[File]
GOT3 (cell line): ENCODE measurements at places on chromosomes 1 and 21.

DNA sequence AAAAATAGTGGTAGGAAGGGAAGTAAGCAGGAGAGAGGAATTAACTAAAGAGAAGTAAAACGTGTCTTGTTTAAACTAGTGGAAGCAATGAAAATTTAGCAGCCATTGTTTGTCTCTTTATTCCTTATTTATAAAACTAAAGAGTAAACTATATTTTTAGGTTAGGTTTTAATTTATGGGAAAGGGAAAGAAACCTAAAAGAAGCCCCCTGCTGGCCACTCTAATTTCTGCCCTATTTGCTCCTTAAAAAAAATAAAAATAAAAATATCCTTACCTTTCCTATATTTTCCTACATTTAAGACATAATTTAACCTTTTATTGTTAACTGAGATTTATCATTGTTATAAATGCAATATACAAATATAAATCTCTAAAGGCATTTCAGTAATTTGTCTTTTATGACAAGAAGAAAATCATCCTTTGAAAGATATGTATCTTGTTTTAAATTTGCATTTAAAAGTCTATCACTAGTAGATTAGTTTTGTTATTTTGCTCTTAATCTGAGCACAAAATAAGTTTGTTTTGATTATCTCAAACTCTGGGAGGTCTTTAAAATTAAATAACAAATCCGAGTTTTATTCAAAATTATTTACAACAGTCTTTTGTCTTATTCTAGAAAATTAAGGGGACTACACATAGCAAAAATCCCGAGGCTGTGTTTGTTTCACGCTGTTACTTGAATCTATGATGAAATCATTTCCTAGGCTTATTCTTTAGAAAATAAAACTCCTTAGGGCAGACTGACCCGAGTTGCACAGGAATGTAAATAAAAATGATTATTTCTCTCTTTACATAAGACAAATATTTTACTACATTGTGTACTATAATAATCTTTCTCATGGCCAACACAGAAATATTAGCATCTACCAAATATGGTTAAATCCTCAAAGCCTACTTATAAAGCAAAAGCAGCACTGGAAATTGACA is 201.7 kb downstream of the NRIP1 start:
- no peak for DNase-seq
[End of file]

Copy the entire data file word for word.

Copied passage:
GOT3 (cell line): ENCODE measurements at places on chromosomes 1 and 21.

DNA sequence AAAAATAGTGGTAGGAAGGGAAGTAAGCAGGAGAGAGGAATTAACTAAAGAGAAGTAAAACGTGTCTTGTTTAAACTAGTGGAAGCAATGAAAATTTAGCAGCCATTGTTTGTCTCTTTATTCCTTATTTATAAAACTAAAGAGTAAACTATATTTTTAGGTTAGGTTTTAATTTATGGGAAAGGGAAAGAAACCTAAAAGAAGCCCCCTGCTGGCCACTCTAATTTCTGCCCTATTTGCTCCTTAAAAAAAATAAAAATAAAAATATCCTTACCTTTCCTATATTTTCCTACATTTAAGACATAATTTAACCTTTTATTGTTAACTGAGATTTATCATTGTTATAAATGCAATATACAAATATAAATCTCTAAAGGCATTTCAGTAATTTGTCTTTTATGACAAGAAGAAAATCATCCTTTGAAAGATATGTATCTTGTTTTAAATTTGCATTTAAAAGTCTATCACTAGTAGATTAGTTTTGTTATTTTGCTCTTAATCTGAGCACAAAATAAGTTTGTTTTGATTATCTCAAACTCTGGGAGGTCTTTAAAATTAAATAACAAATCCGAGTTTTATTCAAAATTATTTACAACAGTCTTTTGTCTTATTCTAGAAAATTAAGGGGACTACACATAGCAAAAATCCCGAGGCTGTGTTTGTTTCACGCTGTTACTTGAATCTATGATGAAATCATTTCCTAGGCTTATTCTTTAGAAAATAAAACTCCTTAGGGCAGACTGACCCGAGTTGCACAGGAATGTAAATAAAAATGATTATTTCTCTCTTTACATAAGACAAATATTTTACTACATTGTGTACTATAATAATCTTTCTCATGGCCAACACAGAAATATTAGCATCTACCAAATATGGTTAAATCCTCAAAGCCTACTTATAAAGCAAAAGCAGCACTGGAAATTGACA is 201.7 kb downstream of the NRIP1 start:
- no peak for DNase-seq